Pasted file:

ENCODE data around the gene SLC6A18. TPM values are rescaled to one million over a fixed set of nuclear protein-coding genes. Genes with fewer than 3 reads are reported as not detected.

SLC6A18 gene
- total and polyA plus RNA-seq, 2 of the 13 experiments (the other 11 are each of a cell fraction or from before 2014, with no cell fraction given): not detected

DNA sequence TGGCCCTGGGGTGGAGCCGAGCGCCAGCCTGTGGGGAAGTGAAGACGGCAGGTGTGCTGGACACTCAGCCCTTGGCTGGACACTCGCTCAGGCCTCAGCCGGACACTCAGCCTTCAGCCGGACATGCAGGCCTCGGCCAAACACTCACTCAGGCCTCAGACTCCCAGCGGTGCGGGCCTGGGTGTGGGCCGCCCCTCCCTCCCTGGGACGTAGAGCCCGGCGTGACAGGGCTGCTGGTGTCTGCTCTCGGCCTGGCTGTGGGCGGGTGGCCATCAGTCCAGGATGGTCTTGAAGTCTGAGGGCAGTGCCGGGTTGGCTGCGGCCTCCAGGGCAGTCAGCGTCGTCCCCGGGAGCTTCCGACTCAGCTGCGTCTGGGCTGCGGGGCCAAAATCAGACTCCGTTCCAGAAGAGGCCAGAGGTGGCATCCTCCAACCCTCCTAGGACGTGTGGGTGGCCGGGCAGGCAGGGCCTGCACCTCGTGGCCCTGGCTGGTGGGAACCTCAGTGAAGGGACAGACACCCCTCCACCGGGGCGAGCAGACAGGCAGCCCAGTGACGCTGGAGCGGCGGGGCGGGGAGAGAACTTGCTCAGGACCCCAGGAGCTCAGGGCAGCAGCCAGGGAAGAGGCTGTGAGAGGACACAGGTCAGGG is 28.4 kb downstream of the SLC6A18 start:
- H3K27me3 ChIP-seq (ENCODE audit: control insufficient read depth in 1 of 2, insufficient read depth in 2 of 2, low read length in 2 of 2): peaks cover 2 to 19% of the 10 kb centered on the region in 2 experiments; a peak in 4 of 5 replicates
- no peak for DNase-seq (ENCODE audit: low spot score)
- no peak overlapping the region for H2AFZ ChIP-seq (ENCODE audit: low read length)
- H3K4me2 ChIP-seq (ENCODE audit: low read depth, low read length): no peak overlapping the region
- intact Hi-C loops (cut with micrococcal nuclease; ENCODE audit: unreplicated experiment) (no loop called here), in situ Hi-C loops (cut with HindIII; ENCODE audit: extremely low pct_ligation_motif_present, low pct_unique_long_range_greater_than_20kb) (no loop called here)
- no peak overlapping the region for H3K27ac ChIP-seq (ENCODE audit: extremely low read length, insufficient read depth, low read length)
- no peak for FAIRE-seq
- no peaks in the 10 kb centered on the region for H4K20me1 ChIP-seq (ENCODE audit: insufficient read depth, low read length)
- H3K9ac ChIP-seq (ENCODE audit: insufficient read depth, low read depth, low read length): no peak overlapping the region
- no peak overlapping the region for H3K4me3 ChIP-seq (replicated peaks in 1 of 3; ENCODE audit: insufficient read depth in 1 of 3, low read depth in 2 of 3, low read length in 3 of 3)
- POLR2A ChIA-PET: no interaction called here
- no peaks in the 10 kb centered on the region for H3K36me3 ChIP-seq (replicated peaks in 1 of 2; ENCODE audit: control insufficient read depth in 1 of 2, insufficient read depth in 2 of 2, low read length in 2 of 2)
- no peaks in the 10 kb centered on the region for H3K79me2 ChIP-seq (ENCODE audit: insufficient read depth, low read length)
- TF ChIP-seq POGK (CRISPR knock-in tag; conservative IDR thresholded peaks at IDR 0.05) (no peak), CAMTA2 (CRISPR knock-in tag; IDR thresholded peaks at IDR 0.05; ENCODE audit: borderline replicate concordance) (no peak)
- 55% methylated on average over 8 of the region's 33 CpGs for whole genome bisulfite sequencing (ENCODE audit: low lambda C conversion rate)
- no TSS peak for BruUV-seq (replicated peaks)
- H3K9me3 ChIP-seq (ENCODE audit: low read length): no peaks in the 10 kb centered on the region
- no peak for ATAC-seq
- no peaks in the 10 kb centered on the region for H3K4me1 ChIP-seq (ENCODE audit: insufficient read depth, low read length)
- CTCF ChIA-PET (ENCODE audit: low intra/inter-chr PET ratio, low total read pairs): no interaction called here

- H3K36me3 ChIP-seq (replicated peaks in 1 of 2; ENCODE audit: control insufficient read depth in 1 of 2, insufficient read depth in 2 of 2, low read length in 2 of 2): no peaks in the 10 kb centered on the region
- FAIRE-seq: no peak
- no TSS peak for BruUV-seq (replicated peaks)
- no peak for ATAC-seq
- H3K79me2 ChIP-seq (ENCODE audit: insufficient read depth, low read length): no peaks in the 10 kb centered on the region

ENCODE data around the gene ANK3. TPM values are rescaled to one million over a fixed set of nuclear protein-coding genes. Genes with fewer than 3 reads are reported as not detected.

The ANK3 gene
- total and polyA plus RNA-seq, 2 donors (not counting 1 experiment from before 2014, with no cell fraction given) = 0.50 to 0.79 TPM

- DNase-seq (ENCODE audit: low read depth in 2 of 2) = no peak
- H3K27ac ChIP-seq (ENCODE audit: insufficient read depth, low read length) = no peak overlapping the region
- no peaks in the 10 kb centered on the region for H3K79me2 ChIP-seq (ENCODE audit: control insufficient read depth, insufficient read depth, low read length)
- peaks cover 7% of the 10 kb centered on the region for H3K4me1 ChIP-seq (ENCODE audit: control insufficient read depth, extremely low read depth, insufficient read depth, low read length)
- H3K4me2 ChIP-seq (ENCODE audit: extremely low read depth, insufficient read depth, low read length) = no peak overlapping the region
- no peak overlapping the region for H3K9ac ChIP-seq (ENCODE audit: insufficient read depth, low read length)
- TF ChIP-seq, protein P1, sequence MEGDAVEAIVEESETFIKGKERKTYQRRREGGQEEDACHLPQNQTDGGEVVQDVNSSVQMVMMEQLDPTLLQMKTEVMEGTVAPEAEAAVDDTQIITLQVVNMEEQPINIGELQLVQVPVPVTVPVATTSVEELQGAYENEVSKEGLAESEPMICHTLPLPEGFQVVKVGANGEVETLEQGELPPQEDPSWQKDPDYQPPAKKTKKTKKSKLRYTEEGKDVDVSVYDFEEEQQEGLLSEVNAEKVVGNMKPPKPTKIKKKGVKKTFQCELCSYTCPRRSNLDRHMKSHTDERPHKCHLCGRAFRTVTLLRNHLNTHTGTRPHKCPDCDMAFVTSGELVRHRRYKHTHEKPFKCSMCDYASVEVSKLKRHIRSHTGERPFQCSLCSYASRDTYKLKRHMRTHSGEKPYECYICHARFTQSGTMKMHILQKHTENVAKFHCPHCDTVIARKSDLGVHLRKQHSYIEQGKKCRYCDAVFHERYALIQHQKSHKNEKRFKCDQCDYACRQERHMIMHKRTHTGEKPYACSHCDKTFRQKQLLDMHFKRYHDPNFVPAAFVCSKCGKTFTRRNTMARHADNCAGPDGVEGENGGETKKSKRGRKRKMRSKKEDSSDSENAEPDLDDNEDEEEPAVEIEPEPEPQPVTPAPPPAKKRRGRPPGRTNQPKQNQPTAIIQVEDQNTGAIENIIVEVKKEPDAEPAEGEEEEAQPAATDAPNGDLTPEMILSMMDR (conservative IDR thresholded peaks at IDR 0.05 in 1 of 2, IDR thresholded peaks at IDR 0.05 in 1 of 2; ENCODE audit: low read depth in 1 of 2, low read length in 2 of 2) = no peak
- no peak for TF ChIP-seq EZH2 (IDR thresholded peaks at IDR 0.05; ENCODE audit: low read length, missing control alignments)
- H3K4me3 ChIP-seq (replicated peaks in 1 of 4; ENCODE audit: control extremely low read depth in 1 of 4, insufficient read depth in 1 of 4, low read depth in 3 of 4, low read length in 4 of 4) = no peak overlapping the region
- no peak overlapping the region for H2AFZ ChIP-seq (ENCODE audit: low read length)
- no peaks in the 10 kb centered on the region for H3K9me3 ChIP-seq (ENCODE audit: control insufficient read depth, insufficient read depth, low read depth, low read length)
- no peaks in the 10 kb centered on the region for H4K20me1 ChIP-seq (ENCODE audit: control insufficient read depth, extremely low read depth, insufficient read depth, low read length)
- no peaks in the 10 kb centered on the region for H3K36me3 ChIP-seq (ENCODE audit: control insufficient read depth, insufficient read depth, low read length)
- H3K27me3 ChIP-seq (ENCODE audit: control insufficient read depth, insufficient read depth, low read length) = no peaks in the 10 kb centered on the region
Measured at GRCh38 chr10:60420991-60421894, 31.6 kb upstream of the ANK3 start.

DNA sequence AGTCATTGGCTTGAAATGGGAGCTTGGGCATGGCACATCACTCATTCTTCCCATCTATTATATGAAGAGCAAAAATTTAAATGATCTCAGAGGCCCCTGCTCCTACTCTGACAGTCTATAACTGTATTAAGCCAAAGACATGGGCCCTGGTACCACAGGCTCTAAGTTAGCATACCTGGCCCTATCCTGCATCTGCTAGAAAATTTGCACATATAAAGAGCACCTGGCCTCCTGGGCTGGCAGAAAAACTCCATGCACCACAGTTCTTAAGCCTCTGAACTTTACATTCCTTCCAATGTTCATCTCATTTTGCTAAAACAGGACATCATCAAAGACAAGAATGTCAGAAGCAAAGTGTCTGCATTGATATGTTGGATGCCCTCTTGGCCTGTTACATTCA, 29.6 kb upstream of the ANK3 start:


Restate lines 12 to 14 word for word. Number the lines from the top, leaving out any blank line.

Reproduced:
- no peaks in the 10 kb centered on the region for H4K20me1 ChIP-seq (ENCODE audit: insufficient read depth, low read length)
- H3K9ac ChIP-seq (ENCODE audit: insufficient read depth, low read depth, low read length): no peak overlapping the region
- no peak overlapping the region for H3K4me3 ChIP-seq (replicated peaks in 1 of 3; ENCODE audit: insufficient read depth in 1 of 3, low read depth in 2 of 3, low read length in 3 of 3)